Health Canada

Health Canada

June 04, 2013 10:09 ET

Harper Government Announces New Fines to Strengthen the Canada Consumer Product Safety Act

OTTAWA, ONTARIO--(Marketwired - June 4, 2013) - Today, the Honourable Leona Aglukkaq, Minister of Health, announced the Harper Government has introduced new fines of up to $25,000 per day for companies who violate orders under the Canada Consumer Product Safety Act (CCPSA). The Administrative Monetary Penalties (Consumer Products) Regulations coming into force provide a flexible and responsive enforcement approach for dealing with specific incidents of non-compliance with an order made under the Act, such as refusing to comply with a recall order.

"Canadian consumers expect the products they pick up on store shelves to be safe for them and their families," said Minister Aglukkaq. "By introducing significant fines for companies who violate orders to recall unsafe products, our Government is ensuring that companies who break the law will pay the price."

Penalties are calculated based on the Administrative Monetary Penalties (Consumer Products) Regulations. They reflect the seriousness of the violation and past violation history of the person or company. The maximum penalties range from $5,000, (for a violation committed by an individual or a non-profit corporation, for non-commercial purposes), to $25,000, (in any other case). These numbers represent daily penalties - meaning that the financial burden on the company can increase with each passing day until the matter is resolved.

"We all share an interest in making sure that Canadians are protected from unsafe consumer products," said Louise Logan President and CEO of Parachute. "Today's announcement by Minister Aglukkaq brings in new measures to support compliance with the Canada Consumer Product Safety Act. Canadian parents now have further reassurance that the products they're buying won't harm their children."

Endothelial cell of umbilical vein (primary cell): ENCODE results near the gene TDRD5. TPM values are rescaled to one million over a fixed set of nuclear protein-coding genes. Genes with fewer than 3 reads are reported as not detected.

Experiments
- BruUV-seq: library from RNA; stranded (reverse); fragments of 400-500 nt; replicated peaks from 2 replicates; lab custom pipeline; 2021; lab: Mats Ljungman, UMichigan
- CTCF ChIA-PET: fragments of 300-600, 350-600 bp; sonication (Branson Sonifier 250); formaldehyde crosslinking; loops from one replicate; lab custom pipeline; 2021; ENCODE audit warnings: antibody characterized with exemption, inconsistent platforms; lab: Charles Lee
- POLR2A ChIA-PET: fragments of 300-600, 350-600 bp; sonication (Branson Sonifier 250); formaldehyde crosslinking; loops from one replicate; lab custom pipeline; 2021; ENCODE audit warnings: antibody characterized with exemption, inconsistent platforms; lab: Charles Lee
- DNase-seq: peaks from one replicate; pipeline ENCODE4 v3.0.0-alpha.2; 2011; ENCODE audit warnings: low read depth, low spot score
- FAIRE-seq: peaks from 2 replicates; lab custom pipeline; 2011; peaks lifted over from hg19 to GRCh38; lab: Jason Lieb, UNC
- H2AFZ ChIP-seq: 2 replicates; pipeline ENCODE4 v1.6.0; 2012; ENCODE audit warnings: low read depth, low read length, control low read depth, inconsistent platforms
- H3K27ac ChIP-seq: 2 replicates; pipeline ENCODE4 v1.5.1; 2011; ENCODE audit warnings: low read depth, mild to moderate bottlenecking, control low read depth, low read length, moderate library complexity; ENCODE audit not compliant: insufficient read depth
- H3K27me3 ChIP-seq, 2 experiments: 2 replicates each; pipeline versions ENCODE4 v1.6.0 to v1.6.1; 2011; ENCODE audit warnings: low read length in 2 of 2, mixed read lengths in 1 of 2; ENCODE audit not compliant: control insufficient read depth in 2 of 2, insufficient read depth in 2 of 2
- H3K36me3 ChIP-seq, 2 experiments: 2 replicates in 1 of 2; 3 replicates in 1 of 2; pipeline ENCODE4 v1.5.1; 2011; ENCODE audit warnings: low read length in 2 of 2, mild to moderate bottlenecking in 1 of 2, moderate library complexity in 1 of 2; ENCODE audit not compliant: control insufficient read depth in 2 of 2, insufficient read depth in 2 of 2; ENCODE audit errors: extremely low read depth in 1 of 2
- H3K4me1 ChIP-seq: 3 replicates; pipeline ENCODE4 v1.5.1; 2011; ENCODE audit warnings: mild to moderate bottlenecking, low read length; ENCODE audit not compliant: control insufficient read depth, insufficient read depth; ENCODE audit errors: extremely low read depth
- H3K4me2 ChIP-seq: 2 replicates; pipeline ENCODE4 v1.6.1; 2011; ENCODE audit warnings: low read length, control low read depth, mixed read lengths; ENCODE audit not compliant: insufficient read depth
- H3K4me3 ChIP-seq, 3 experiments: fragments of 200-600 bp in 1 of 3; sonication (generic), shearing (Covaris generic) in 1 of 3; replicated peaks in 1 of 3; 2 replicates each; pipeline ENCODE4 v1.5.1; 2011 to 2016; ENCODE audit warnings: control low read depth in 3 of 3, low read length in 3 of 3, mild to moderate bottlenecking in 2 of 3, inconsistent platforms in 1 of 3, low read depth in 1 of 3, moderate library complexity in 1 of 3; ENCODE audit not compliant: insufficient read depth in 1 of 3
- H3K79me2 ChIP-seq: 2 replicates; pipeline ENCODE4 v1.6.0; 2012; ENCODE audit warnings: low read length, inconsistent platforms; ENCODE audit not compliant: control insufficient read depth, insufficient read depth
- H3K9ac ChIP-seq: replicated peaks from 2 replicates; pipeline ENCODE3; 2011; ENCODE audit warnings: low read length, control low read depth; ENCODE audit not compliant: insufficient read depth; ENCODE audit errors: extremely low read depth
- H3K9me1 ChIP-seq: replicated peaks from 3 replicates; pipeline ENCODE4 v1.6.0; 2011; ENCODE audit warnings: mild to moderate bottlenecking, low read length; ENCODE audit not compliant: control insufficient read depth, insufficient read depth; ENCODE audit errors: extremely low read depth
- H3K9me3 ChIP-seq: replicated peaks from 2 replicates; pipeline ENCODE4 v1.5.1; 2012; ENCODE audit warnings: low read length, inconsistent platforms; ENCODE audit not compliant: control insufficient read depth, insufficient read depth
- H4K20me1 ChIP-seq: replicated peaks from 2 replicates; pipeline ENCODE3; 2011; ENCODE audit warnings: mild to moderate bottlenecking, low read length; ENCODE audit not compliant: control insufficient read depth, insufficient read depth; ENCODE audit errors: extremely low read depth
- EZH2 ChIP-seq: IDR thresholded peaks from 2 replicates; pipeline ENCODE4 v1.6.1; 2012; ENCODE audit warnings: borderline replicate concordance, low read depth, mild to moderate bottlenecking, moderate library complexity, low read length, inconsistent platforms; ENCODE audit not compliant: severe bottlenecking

Typically, industry voluntarily takes action to address unsafe products. Administrative monetary penalties only come into effect when a company does not comply with government orders to recall a product within specified time frames, or orders to take other measures such as stopping the manufacturing, importation, sale or advertising of a non-compliant product.

"In most cases industry shares our concern for having safe products on the Canadian marketplace," concluded Minister Aglukkaq. "These penalties will zero in on companies and organizations who won't take action to protect Canadians from dangerous products."

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BACKGROUNDER JUNE 2013

Administrative Monetary Penalties (Consumer Products) Regulations

What are the Administrative Monetary Penalties (Consumer Products) Regulations?

The Administrative Monetary Penalties (Consumer Products) Regulations are a key component of the Canada Consumer Product Safety Act (CCPSA). They provide a flexible and responsive enforcement approach for dealing with specific incidents of non-compliance with an order made under the Act, such as refusing to comply with a recall order.

The Regulations prescribe the time and manner in which a monetary penalty under the CCPSA is calculated, modified, or paid, as well as the manner in which certain documents must be provided.

Health Canada expects that the financial penalties issued under the Regulations will encourage compliance with the CCPSA and its requirements over the long term.

When is an Administrative Monetary Penalty issued?

Typically, industry voluntarily abides by Health Canada's product safety recommendations. Administrative monetary penalties only come into effect when the government orders a company to recall a product or orders to take other measures such as stopping the manufacturing, importation, sale or advertising of a non-compliant product, and the company does not comply within the specified timeframes.

What are the penalties under the Regulations?

Penalties are calculated in accordance with the Regulations and reflect both the seriousness of the violation and any past violation history of the person or company. The maximum penalties range from $5,000, (for a violation committed by an individual or a non-profit corporation, for non-commercial purposes), to $25,000, (in any other case).

Each day that an incident of non-compliance is not addressed represents a separate violation of the Act - meaning that the financial burden on the company can increase with each passing day until the matter is resolved.

Contact Information

  • Media Inquiries:
    Health Canada
    (613) 957-2983

    Office of the Honourable Leona Aglukkaq
    Federal Minister of Health
    (613) 957-0200

    Public Enquiries:
    (613) 957-2991
    1-866 225-0709